7. Avoid the divide and conquer syndrome
Did you break up because over conflicts about values?
Kids have a natural curiosity to learn about parental differences.
One way they’ll do this is to trigger your worst emotional reactions. This is normal and not malicious. Kids will do their best to split parents farther apart in order to see what’s inside. They’ll test the rules, push a situation, and manipulate.
Their job or developmental task is to discover and learn, especially about their parents.
Points to remember
- Do not overreact if your child plays to your worst fears about what goes on at your ex’s home.
- Don’t blow up or cry in front of them if they say they “I don’t like it there”.
- Don’t want to visit.
- Don’t assume a disaster occurs everytime your kid returns dirty, tired, hungry, and upset.
How well can you handle the situation
Don’t jump to conclusions or condemn your ex. When you hear things from your children that make you bristle, take a breath and remain quiet.
Remember that any negative comments your children make are often best taken with a grain of salt.
Remain neutral around the child when they give negative reports about their time with your ex.
Then you must check it out but without accusing them –
“The kids said they don’t want to visit you anymore, can you decipher that for me”, or “Hey, the kids filthy-what happened?” is more effective than “You dumb idiot. When will you grow up and learn to take care of the kids?”
The key point is that kids may feel guilty about having fun with someone that you don’t like.
They then need to re-align their loyalty with the parent they are with by saying bad things about the other parent. This is normal.
Research shows that your child can learn to resent and distrust you if you overreact to what they tell you.
- How did you split your parent’s teamwork when you were growing up?
- How do your kids try to divide and conquer both of you?
8. Do not put kids in the middle
There are so many ways that kids get put in the middle. Here are the top 5 offenders.
Spying on your ex-spouse
Do not ask your child to spy on their other parent. You may be very tempted, but don’t grill them. The two guidelines draw the line between grilling and a healthy conversation.
- Keep it general.
- Ask them open-ended questions.
You can always put your kids to open-ended questions similar to, “How was your weekend?”, or “What did you do?”
However, don’t needle them with specifics such as, “Did your Mom have a boyfriend over?”, or “Was your Dad watching TV all weekend?”
The latter two questions are about the parent’s need to spy rather than what the child wants to talk about. It’s normal to feel worried or to be curious about your ex’s new life. But remember-it’s time to let go and move on.
Bribing your kids
Do not bribe your kids. Don’t get into an escalating tug of war of gifts with your ex. Instead, teach your children about the difference between “parental gifts and parental presence”.
Do not use phrases that make children feel guilty about the time spent with the other parent. For example, rather than saying “I missed you!”, say “I love you!”.
Forced your kids to choose between parents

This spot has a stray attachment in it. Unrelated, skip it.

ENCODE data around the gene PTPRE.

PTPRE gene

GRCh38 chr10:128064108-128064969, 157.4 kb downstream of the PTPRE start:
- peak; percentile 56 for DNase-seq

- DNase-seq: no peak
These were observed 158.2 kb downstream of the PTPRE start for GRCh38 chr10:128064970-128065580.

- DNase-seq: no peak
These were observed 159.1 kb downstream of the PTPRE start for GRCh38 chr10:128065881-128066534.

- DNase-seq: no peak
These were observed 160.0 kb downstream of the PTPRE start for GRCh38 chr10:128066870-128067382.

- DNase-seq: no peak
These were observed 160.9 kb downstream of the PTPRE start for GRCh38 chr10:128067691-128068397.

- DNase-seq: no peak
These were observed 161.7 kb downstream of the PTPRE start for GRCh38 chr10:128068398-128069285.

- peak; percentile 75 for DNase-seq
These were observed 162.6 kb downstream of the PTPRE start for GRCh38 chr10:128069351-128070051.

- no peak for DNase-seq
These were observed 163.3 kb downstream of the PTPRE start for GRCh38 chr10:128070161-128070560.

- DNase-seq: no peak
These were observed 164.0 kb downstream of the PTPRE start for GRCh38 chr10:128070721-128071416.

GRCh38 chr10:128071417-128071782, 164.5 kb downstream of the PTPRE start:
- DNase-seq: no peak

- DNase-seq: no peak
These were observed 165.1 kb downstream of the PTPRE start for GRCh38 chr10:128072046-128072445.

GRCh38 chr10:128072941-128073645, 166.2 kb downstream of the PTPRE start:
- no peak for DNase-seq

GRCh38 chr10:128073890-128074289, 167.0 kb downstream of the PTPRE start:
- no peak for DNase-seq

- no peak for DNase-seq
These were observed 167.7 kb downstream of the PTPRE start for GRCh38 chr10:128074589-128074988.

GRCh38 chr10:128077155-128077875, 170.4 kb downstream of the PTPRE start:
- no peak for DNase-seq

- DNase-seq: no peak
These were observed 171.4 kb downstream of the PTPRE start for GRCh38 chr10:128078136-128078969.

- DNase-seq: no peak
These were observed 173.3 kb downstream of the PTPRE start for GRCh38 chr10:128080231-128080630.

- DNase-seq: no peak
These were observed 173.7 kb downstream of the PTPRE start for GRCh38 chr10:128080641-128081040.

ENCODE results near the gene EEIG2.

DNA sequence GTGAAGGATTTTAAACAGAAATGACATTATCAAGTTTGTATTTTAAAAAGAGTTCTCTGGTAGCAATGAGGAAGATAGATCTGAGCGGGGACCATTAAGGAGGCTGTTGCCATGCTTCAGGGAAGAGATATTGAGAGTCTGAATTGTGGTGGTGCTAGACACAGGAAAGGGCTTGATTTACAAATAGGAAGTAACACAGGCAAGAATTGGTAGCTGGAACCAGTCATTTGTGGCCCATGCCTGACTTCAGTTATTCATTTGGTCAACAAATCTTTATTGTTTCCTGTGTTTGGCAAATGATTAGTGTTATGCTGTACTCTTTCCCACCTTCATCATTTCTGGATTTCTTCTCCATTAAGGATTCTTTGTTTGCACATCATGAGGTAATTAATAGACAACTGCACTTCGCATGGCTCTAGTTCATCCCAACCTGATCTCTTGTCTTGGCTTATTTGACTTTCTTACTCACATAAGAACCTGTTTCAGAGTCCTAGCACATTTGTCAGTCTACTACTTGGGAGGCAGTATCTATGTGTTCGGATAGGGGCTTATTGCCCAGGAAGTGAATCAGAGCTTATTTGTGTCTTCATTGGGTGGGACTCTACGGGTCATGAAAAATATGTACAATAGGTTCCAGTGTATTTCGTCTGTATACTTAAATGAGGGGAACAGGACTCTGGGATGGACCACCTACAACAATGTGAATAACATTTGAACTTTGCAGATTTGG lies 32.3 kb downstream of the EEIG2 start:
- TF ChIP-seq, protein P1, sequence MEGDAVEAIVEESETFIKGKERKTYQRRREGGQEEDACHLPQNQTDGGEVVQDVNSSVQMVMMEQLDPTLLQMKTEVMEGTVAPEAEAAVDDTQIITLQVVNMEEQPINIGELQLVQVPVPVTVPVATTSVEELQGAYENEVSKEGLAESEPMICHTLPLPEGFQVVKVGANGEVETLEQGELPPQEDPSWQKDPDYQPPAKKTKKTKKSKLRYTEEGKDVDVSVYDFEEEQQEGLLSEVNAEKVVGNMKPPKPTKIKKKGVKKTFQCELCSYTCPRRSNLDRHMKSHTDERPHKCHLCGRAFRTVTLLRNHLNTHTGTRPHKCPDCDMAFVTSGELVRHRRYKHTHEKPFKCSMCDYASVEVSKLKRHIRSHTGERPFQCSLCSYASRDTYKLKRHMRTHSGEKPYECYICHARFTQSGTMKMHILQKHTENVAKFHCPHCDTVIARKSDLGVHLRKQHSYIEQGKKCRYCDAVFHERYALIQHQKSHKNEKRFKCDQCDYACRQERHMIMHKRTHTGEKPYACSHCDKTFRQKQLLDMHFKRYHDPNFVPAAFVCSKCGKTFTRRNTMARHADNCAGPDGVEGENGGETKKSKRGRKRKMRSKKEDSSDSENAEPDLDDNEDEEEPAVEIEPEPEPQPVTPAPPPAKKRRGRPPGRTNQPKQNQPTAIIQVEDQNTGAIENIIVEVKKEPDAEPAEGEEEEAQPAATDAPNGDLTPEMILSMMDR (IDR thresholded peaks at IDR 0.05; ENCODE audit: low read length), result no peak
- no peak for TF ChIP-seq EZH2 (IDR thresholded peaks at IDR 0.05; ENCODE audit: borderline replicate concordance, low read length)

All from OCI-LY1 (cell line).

Do not ask the child where she or he wants to live.
9. Getting even with your ex
Don’t get even
Even if your ex-spouse slams you, don’t slam back. That throws your child into the middle of an ugly battleground. It undermines your child’s respect for you.
You may say that if you don’t defend yourself, your child will see you as weak. But, exposure to hostility is what erodes a child’s respect for their parents and not your inability to defend yourself.
Whenever you fail to prioritize their emotional safety you let them down, and they know it.
- How did your parents put you in the middle?
- How have you put your kids in the middle?
Create an extended family plan
Negotiate and agree on the role extended family members will play and the access they’ll be granted while your child is in each other’s charge.
Allow and encourage your children to maintain ties with their grandparents, aunts, uncles, and cousins on both the mother’s and the father’s side.
- List what your child will gain from staying connected to the other side of her/his family
- What are your concerns about your child and that side of their family?
10. Take the high road
Even if your co-partner is being a jerk, you don’t get to lower yourself to that level.
Your ex may be mean, vengeful, manipulative, passive-aggressive but that does not make it okay for you to do the same.
If your co-partner is acting like a spoiled teenager, guess what? You don’t get to act just like them. It’s tempting because they’re getting away with it.
You have the right to be furious, and sad. But if your kids have one acting up parent, it’s even more important that you remain an adult.
Remember, you are teaching your kids how to handle tough situations and difficult, stressful relationships. Your kids are absorbing your attitudes and coping skills for challenging times.
I guarantee that someday when they’re adults and facing a crisis, they’ll discover within themselves the strength of character, dignity, and leadership that you demonstrated during the hard years when they were growing up.
The day will come when they’ll look back and say, “My mother [or father] behaved with such class and respect that I can see how much he or she loved me. My parent worked to give me a happy childhood. I’m so grateful for that gift. I only wish my other parent had been so selfless.”
- How did your parents take the high road?
- How well do you rise above it today?
Want to have a happier, healthier marriage?
If you feel disconnected or frustrated about the state of your marriage but want to avoid separation and/or divorce, the marriage.com course meant for married couples is an excellent resource to help you overcome the most challenging aspects of being married.
More by Valerie Keim